Targeting Short Sellers: what they do is “icky and un-American.”
Short sellers like Andrew Left, founder of Citron Research, serve a real purpose in the markets and in society. His analysis helped reveal what’s going on at Valeant Pharmaceuticals and brought media focus on how the company conspired not only to manipulate up its reported sales and earnings but also drug prices for consumers. But short sellers are nuts.
Short sellers are fighting a system that is totally rigged in every way against them. They’ve chosen to make money when share prices fall. They’ve chosen to make money in the most painful way possible. Self-flagellation comes to mind. Because the entire system is rigged to make share prices rise, no matter what. And when they rise, short sellers get their heads handed to them.
NYSE Group President Tom Farley, who should be neutral about share prices and should be primarily concerned about the functioning of the market, hammered home just how rigged that fight is.
“It feels kind of icky and un-American, betting against a company,” he told lawmakers in Washington yesterday. Even those engaging in rampant hype, lies, and worse, I presume. According to Bloomberg:
He added that because short-selling can actually improve markets, public companies don’t necessarily want to ban it outright – instead they want to see more stringent disclosure. “They say, ‘Let’s have a little more transparency,”’ said Farley.
This urge for “transparency” is ironic. No one complains how Warren Buffett does it.
Through Berkshire Hathaway, he quietly buys enough shares of a company to gain ownership in the single-digit percentage range. This buying activity drives up the price. His brokerage firm knows, word spreads, and those in the know also buy the shares. Then the stake is disclosed in an SEC filing. Instantly, shares jump further. “Buffett Buys x% of…” the media scream. With his avuncular face on CNBC and other TV shows, he gets to promote what a great company this is, how he believes in the management, yada-yada-yada. Shares jump further.
Then he quietly buys some more shares, a small amount this time. When the SEC filing becomes public, the whole media circus starts all over again, and shares jump some more.
No one complains about that. Spreading hype to drive up share prices is standard practice. No one sues an author or publication for pointing out the five reasons why the share price should double – even if all five reasons are fabricated nonsense. In fact, companies love it, market participants love it, and analysts on Wall Street are very good at it.
But if a website with enough clout gives one fundamental reason why shares should fall, and that reason cannot be proven in a rock-solid manner, the company often goes aggressively after the author or the publication. Even if the analysis is based on rock-solid evidence, the disclosure attracts cubic acres of vitriol. And the mere threat of a lawsuit can shut down an honest voice.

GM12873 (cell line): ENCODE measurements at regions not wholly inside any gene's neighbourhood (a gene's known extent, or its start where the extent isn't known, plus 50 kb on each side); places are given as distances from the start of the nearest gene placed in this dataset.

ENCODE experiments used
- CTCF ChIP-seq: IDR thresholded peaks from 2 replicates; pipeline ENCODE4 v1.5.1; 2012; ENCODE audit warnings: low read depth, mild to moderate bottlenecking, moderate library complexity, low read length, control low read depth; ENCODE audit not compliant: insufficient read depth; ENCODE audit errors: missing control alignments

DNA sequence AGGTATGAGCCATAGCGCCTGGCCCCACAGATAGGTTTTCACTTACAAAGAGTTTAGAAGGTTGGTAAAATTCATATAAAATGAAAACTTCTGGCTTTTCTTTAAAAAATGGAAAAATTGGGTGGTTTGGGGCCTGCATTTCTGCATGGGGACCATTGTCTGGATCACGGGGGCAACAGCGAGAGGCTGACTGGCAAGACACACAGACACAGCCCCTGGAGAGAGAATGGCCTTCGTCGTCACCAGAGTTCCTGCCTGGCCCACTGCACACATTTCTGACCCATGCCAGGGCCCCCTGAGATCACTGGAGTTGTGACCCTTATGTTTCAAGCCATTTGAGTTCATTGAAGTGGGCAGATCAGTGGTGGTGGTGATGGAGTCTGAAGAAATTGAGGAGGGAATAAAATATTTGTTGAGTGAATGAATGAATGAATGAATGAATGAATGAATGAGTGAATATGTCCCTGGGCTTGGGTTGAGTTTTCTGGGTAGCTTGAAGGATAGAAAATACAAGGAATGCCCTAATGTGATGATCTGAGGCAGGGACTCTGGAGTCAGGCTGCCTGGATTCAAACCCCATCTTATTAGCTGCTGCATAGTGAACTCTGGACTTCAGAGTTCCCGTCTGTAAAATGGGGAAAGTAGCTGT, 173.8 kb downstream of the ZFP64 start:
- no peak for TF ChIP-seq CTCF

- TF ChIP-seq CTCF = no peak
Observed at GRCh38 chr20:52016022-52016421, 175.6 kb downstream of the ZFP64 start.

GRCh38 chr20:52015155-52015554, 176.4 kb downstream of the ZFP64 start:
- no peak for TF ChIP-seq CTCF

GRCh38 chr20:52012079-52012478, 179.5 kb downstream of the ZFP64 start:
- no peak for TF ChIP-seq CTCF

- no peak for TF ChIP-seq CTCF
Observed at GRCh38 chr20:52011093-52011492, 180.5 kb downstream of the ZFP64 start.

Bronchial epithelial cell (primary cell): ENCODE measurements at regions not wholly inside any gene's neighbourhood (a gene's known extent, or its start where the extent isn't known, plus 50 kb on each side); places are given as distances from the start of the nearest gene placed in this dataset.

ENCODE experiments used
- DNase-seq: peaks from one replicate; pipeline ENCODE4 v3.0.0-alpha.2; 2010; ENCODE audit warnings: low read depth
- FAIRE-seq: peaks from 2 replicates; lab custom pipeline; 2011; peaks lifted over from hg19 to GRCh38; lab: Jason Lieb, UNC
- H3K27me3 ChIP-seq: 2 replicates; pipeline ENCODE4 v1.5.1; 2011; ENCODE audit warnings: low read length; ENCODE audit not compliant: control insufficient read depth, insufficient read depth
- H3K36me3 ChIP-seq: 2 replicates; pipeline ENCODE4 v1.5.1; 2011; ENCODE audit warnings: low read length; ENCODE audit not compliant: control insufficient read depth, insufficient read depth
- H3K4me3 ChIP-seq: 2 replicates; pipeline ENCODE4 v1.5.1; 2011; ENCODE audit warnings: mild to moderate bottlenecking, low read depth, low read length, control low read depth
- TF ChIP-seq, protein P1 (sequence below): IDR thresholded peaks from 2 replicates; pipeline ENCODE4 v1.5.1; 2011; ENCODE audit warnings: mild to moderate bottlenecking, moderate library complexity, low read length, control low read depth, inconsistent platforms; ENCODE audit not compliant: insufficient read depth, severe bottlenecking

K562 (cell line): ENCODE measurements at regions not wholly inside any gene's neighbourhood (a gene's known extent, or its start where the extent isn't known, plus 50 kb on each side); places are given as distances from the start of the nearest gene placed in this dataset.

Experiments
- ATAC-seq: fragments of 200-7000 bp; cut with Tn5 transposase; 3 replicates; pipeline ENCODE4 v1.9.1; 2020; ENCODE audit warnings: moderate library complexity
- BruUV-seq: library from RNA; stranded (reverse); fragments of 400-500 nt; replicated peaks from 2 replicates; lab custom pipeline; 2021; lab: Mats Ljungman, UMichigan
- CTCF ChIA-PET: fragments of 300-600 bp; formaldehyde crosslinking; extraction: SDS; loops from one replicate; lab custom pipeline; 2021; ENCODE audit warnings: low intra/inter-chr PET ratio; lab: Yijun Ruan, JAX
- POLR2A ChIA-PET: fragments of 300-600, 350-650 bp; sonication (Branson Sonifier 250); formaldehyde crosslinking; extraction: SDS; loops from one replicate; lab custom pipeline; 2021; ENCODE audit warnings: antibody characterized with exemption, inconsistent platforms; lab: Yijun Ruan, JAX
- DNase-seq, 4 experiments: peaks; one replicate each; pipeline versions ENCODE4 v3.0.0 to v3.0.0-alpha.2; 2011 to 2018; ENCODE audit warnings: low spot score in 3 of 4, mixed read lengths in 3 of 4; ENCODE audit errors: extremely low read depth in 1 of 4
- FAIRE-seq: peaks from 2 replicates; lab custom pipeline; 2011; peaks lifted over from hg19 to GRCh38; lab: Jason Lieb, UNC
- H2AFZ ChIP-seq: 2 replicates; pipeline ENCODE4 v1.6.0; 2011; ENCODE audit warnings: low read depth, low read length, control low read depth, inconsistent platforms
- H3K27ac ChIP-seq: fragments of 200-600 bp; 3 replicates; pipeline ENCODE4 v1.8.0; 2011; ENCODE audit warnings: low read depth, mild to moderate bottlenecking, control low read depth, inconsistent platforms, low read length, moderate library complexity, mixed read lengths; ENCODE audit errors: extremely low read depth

The NYSE serves the companies that list their shares on its exchanges, and it makes money from investors who trade these shares. Without these companies, it would have no business. So it needs to attract companies to list on its exchanges. And these companies do everything in the book to get their share prices to rise – see Valeant.
Short sellers make money by selling shares that they borrowed from the broker, and by buying them back later at a lower price to return them to the broker. They get to keep the price difference minus fees. Their gains are limited to less than 100% even if shares go to zero (there are expenses involved). Their losses however are theoretically unlimited when shares skyrocket.
The Nasdaq had a similar beef with short sellers.
“The company should be aware of who holds the long and short positions,” Nasdaq CEO Adena Friedman told Bloomberg Television in May. Currently, “investors have an advantage over the company,” she said. In a report, the Nasdaq argued that short sellers don’t have to publicly reveal their bets, and that they therefore can use strategies to drive prices down in stealth.
Short sellers blame the exchanges. Jon Carnes, president of Eos Global Holdings and famous for betting against Chinese companies, told Bloomberg in an email:
“If the exchanges support disclosure of short seller identities and holdings then they should also support the disclosure of the names of the exchange staff who approved the listing of each fraud as well as how much money the exchange profited from the listing of each fraud.”
Buffett doesn’t disclose his share purchases either when he undertakes them (unless he buys the whole company or a very large portion of it). He discloses his position and reasoning afterwards, with the goal of driving up the price after he bought the shares.
Short sellers with a big megaphone do the same. They disclose their position and their reasoning afterwards to drive down the price. Their reasoning is usually some fundamental problem that the company has not disclosed and that investors should know about but were kept in the dark about because it would have hurt share prices.
Buffett and short sellers, both, hope to make money as markets react to their disclosures. The public disclosure of their bets is what makes their bets successful.
The “icky and un-American” comment by NYSE president Farley didn’t sit well with short sellers, and should cause a bout of indignation among regular investors who want balanced markets where both positive and negative news have an equal chance of surfacing, instead of one being incessantly and institutionally hyped while the other is vigorously suppressed to keep investors in the dark. If short sellers are further handicapped – or arrested, as they might be in China during market downturns – the last vestige of market discipline goes up in smoke.
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